||Brighton Photo Biennial
Memory of Fire:
The War of Images
and Images of War
festival review and interview with
curator Julian Stallabrass by
The Brighton Photo Biennial offers an in-depth exploration of the photography of war. Ten exhibitions, in locations across the South Coast, examine various aspects of the production, use and circulation of imagery during wartime. At the heart of the Biennial is a comparison of photojournalism from the Vietnam and Iraq wars, featuring — amongst others — the work of Larry Burrows, Don McCullin, photographers from the North Vietnamese Army, Bilal Hussein and Stephanie Sinclair.
Harriet Logan’s photographs of women in Afghanistan are afforded a solo show; as is Philip Jones Griffiths’ Agent Orange project. Dutch photojournalist Geert van Kesteren presents edits from his books, Why Mister Why? and Baghdad Calling. Themes of censorship and obscenity are addressed in an installation by Swiss artist Thomas Hirschhorn. The representation of war by contemporary art photographers — including Simon Norfolk, Paul Seawright and Adam Broomberg & Oliver Chanarin — is the subject of a further exhibition. Julian Germain hosts a display of pictures made by military personnel based in Portsmouth. And separate shows of material from the First World War (by Frank Hurley), and the Mexican Revolution, suggest historical parallels to the more recent work.
The Biennial, titled Memory of Fire: the War of Images and Images of War is described as an opportunity for visitors “to experience a range of imagery and to reflect critically on the different elements and contrasts." It runs from the beginning of October for six weeks.
Below, curator Julian Stallabrass discusses some of the diverse issues and topics raised by the show.
GL: Could you expand on the concept of a "war of images"?
JS: The idea of a “war of images” is a means of trying to get at the way that images can be used as warfare in various respects: that the making and use of images can be a part of the conflict, as well as merely recording it. Incidentally, it is a phrase that Donald Rumsfeld has used. The most obvious examples are the "Shock and Awe" campaigns in Iraq — where the fact that the attacks are photographed and filmed is absolutely integral to the military thinking behind them. So the media depictions are what the Pentagon calls a “force multiplier” designed, in this case, to persuade the Iraqi army to give up before the battle.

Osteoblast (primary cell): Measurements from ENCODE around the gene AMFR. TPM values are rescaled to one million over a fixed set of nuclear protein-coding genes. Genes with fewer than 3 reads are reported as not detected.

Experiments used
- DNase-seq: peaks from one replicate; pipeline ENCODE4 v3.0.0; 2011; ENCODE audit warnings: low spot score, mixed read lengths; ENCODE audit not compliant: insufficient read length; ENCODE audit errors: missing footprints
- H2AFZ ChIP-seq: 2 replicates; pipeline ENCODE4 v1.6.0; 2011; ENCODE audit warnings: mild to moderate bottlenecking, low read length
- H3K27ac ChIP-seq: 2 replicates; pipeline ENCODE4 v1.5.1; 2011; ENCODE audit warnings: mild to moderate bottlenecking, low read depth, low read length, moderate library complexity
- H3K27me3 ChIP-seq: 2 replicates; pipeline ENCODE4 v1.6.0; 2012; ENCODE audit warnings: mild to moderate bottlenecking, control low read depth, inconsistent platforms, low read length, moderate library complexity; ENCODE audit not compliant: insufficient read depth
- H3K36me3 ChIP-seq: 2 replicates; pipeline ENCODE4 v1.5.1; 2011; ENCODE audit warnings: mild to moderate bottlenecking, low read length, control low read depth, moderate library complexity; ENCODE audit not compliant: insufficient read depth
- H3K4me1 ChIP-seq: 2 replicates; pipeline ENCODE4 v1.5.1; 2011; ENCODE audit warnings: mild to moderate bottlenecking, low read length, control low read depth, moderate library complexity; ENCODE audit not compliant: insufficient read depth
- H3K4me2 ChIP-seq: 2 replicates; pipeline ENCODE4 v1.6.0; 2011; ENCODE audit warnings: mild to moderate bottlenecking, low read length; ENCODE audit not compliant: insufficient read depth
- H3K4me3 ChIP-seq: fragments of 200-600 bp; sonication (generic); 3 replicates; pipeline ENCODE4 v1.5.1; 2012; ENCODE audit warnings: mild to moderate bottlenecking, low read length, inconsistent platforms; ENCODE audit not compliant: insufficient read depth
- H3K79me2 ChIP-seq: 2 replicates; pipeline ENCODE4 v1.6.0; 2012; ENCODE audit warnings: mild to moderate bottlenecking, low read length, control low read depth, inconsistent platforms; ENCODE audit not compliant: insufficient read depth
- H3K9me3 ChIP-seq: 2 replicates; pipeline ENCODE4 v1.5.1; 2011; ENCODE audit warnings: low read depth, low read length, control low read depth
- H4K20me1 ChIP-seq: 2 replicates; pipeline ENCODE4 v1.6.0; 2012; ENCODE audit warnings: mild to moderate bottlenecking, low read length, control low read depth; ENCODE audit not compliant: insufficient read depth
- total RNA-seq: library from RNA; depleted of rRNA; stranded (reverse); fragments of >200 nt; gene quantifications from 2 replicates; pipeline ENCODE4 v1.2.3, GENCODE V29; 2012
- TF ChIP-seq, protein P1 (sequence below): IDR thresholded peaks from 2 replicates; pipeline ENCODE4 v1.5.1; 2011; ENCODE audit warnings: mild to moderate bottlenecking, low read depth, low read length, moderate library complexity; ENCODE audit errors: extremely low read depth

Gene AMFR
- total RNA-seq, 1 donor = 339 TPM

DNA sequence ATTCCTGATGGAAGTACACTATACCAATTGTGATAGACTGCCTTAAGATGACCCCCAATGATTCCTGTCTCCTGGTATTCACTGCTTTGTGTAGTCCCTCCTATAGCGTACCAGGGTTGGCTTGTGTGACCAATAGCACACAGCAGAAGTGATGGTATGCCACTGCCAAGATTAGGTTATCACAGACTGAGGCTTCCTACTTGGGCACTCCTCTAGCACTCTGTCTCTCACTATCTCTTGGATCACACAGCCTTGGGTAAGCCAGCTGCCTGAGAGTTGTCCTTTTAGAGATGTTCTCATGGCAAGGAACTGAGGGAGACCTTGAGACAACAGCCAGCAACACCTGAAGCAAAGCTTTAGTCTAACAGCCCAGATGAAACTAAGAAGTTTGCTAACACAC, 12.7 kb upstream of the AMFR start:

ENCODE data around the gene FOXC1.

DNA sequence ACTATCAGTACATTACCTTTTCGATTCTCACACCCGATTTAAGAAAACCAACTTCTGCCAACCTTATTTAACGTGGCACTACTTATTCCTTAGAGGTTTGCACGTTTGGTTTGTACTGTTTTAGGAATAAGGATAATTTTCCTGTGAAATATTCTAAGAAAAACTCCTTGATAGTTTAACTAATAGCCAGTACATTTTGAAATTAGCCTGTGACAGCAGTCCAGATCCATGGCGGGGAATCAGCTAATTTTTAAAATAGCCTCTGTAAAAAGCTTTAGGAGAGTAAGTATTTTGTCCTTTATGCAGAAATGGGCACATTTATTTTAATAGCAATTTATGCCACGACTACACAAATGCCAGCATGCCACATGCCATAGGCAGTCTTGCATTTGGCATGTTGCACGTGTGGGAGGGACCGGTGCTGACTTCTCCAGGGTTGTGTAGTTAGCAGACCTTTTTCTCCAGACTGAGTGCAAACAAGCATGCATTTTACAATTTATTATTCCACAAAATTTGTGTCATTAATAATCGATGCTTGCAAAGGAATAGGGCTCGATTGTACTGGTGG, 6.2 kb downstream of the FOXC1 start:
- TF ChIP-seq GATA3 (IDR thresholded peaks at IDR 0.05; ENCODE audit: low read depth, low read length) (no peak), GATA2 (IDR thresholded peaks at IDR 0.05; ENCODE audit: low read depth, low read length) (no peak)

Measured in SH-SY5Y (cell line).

Is this something that is particularly new, do you think, or has it been a recurrent feature of warfare?
No it’s been around for a while. Obviously, there's been a strong propaganda element to history painting, for instance. But — to stick to filmic media — Pancho Villa in the Mexican Revolution, for example, was a great enthusiast of the cinema and would stage the timing and direction of attacks to satisfy the cameras.
Is there anything particularly distinctive to a 21st century war of images? Is there anything to distinguish it from previous incarnations?
Yes, definitely, and that’s some of the ground that is covered in the Biennial. For one thing, the media has changed. Concentration of ownership, and the pressures on journalists and photojournalists to produce copy — and to do so extremely fast without very much examination — mean that the media (even compared to the time of Vietnam) tends to be rather more conservative and sensation-driven. There is less critical material than there used to be.
And the embedding of journalists and photojournalists in the Iraq war was a rather brilliant strategy by the Pentagon to offer a good deal of access to writers and photographers, but at the same time to strongly encourage identification with the troops — and the conditions under which they laboured — above all else.